We’re Keeping the Ghost Light On!
A note from Island Stage Left…
Normally at this time of year we would be asking you for money. But what’s normal now?
For the first time in Island Stage Left’s twenty two year history, we must cancel our summer “Shakespeare Under the Stars”, which was to have been Shakespeare’s romantic comedy, “Much Ado About Nothing.”
We worked hard last winter auditioning and assembling the cast and crew. As of May 1, our cast was complete, our posters designed, our music chosen, our script edited, our design and production concepts developing – when it was my sad duty to call all sixteen actors and crew members and inform them that there would be no employment this year. We have every hope of mounting the show a year from now, and they are all invited back for 2021 if we’re able to continue then. We are certainly well prepared for it!
Those of you who know me are aware that I’m allergic to asking for money. I avoid it except when cornered. So for me it is something of a relief not to have to write the annual fundraising letter – though people keep pointing out that regular bills have not stopped arriving just because we have no income for the foreseeable future, so when we have a clearer idea of next season’s plans, you can expect to hear from us!
We don’t know how long the current situation will continue, though we know that theatres will be among the last venues allowed to re-open to live audiences. That is a sobering thought for all of us who spend our lives, and earn our living, in theater. We mourn the present silence of our stages, quiet now in a way they have never been – except, perhaps, in Shakespeare’s day when for a time theatres were closed to prevent the spread of the bubonic plague. (“King Lear,” “Macbeth” and “Antony and Cleopatra” were all written during this time period).
Live theatre is just that – it’s live. It’s a communion, a congregation of artists and audience. Every performance is different, partly because every audience is different. It’s a shared experience and a magical one in which we listen to each other, watch, empathize and respond to each other. We share and learn in these performances. We stretch our understanding of people and situations outside our personal experience, and yet we recognize ourselves there, too.
Videos of theatre are fine as video— but they are not the same thing at all. They are not live. People are not present. The magic, the alchemy, is in the connection between actors and their audience.
This is why stage acting is such a special craft. A true stage actor, for me, is someone whose natural gift is connection and empathy, whose skills are physical dynamism, transmission of emotional truth, and (much forgotten these days) the ability to convey thought and feeling with his or her voice, an instrument that must be clear, pleasant and dynamic, able to fill either a small black box or a huge arena.
I think people sometimes confuse stage actors with “Show Biz Personalities” – ie, lightweights. The real ones are nothing of the kind. They’re dedicated professionals, incredibly hard-working, usually quite poor, more disciplined than you can even imagine. And they’re able to illuminate the world around us so that we see it afresh, shining and bright in all its miraculous possibilities.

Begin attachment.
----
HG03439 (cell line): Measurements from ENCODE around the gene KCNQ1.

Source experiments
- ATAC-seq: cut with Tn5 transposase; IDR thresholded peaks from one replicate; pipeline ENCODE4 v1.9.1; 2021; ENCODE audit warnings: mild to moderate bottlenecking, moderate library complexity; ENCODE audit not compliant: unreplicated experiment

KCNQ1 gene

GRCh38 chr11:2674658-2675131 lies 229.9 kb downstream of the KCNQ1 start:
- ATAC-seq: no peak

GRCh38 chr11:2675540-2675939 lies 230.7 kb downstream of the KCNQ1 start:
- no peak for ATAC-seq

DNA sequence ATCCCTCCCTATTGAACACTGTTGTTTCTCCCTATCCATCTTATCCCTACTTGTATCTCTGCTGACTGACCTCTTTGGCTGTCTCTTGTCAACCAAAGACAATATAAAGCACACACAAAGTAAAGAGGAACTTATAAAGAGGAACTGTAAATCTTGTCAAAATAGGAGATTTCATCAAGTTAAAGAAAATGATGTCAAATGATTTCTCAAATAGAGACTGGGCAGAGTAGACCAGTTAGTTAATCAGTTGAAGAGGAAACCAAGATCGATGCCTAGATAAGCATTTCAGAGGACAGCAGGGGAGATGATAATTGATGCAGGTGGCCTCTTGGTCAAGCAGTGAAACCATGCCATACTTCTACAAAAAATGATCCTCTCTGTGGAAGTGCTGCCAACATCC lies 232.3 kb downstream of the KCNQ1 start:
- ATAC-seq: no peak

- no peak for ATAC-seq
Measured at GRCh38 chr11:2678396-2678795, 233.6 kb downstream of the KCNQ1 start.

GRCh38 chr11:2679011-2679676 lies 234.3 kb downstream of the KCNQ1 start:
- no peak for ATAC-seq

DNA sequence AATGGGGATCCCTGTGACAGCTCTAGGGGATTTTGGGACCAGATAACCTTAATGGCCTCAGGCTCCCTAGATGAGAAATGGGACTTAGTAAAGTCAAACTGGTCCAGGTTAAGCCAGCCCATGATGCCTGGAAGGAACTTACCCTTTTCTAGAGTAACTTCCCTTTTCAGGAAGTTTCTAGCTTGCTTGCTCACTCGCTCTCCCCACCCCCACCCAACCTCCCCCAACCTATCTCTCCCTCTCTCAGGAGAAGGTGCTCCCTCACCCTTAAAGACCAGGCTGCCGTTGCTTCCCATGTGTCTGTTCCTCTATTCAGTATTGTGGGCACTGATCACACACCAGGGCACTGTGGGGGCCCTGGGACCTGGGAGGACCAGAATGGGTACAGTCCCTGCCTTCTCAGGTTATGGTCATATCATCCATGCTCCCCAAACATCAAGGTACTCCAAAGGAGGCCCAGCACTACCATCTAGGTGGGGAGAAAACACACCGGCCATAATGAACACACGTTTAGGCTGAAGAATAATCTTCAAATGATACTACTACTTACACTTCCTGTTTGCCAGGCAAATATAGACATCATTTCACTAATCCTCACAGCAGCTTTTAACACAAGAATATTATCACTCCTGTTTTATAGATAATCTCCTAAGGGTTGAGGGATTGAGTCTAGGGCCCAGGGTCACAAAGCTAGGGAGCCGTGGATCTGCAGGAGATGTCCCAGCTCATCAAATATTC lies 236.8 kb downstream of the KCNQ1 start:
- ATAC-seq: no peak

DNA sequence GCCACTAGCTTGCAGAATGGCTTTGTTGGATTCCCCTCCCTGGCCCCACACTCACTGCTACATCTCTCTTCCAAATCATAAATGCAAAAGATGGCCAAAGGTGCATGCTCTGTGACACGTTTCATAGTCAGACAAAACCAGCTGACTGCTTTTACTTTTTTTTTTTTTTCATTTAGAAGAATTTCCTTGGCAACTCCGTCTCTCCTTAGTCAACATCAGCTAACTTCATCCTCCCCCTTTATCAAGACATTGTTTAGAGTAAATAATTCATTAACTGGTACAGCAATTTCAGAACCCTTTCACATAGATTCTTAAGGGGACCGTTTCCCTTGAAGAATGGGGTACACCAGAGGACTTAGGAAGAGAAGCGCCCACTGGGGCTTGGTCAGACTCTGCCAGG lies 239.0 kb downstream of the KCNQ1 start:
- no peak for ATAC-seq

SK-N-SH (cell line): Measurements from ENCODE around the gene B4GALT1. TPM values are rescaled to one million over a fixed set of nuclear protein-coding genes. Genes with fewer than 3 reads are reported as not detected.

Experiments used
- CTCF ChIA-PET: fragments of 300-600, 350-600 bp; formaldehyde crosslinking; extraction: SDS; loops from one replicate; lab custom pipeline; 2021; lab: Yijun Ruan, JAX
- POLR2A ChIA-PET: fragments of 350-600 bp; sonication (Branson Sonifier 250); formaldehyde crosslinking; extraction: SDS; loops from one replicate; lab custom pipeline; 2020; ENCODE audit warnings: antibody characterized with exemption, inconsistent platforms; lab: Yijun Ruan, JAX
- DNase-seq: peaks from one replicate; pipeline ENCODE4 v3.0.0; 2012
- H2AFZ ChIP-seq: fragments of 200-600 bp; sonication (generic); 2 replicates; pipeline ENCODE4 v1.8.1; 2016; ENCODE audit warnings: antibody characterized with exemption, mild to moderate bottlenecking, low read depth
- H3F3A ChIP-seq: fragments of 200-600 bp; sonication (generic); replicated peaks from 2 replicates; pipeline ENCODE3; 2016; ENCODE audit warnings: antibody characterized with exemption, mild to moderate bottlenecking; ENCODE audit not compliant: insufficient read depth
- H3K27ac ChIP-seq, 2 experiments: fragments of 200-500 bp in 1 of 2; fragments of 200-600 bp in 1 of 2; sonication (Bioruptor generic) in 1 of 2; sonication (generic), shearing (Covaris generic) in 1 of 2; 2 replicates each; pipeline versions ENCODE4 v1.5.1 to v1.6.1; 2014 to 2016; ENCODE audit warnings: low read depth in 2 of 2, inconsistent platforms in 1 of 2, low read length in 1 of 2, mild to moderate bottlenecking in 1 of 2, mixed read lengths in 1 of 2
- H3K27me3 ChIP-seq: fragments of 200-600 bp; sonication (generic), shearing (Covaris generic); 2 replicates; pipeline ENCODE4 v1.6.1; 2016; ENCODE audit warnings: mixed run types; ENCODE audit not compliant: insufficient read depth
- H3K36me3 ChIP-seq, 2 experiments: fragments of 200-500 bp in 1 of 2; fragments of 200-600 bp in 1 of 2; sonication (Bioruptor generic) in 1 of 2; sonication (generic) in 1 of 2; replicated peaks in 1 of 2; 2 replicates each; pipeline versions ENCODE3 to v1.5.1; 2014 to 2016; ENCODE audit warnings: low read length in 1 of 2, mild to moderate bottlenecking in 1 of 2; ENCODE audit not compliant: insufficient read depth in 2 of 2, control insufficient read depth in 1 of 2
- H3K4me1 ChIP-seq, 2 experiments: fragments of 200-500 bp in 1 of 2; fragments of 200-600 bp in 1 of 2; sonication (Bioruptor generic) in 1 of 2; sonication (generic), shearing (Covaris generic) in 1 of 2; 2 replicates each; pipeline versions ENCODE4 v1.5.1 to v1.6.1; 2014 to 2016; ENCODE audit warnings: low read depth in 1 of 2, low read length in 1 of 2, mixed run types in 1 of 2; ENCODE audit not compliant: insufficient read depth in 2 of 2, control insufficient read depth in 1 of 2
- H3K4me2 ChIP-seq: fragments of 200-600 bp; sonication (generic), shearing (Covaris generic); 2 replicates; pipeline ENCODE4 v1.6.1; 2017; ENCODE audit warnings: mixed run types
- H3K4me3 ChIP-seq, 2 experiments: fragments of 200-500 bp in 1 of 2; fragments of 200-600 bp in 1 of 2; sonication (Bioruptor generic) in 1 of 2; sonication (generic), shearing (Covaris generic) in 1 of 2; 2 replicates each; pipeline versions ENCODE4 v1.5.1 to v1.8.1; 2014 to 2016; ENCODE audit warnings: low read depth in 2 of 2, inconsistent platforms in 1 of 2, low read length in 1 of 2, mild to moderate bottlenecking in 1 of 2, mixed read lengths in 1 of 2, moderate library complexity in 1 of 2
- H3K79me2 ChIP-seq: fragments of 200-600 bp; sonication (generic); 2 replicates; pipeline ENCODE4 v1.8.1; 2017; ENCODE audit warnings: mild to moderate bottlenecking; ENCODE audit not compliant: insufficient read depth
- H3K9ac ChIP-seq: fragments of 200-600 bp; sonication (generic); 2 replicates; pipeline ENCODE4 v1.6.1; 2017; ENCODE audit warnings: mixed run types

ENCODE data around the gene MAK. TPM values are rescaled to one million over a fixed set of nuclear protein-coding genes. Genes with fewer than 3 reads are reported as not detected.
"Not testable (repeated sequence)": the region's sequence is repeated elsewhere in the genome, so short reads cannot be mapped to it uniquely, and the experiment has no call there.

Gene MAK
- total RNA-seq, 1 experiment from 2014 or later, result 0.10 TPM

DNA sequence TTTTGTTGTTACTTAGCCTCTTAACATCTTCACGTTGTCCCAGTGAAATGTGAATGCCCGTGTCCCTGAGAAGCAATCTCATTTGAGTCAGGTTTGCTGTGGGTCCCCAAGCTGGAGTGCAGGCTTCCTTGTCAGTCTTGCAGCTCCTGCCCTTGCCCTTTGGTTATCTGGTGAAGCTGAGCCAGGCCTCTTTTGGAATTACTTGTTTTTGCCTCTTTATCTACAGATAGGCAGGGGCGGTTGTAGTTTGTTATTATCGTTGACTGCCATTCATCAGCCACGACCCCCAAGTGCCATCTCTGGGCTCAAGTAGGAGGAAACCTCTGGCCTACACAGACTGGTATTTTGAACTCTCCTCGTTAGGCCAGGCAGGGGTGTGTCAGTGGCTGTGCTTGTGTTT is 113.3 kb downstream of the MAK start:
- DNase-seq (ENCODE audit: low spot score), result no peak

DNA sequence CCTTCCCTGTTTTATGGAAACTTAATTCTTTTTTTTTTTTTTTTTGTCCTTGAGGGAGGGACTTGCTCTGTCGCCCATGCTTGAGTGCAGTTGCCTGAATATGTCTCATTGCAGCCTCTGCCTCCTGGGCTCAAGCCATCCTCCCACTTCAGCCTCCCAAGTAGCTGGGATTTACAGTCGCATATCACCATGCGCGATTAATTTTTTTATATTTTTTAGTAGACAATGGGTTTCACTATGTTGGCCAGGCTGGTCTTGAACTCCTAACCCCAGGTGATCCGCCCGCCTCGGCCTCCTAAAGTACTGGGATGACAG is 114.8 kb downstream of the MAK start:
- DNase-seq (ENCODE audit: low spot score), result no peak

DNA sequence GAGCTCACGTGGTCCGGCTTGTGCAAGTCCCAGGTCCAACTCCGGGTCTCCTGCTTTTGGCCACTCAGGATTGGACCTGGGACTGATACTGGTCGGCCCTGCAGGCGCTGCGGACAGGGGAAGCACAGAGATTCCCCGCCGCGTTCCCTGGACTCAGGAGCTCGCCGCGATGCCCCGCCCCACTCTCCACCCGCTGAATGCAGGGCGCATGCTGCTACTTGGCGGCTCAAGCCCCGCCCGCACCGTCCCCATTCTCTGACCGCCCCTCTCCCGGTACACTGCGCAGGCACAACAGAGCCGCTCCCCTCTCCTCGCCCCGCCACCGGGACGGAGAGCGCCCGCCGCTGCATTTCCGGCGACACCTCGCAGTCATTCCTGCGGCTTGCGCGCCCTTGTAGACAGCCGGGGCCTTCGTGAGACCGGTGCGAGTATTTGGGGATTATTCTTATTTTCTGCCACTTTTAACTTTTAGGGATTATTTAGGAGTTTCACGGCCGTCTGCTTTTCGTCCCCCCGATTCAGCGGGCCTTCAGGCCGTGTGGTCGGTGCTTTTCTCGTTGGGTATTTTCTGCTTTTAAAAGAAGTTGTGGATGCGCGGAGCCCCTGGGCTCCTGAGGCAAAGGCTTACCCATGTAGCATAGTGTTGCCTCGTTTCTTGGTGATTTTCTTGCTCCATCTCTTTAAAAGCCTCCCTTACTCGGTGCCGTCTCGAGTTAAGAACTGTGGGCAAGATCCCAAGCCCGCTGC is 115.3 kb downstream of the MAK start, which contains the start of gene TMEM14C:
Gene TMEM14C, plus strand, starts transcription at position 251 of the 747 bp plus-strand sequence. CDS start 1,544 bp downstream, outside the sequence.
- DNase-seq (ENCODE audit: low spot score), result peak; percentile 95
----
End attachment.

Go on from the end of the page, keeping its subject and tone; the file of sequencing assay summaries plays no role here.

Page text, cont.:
When a theatre is closed we say that it is “dark,” but it never is – not quite. For safety, there always remains one light on the stage, called the ghost light. Theatres across the globe are now “dark” as actors and agents and technicians and assistant prop masters and dancers and choreographers (and on and on) are huddled at home, but in the empty theatres a ghost light stands alone in the dark on stage.
We invite you to keep a little light burning in your hearts for Island Stage Left and for all theatres across the world. Remember the theatre’s ability to be a light in the darkness. Our time will come again. We’ll be back. We’ll see you before long and in the meantime we’re working on other ideas to keep you entertained!
Director Richard Twyman said recently, “Your greatest fear when you run a theatre company is that projects are cancelled, future programming falls apart and you will struggle to pay people: for all of us this has quickly become reality. But what I’m looking forward to most is when we, collectively, emerge from this, having lived through those fears.”
Storytelling is as old as humankind and as essential now as it ever was. What a celebration we shall have when this is finally over and everyone is invited to come together once again, to rejoice, to mourn, to reflect and to have a chance to renew. “All the world’s a stage and all the people in it merely players.”
To the players in this current crisis, the nurses, doctors, scientists, post office workers, grocery clerks, delivery drivers – and on and on, into areas and professions to which we used to give little thought:
“How far that little candle throws his beams. So shines a good deed in a weary world.”
With love, health and hope for all,
Helen and Dan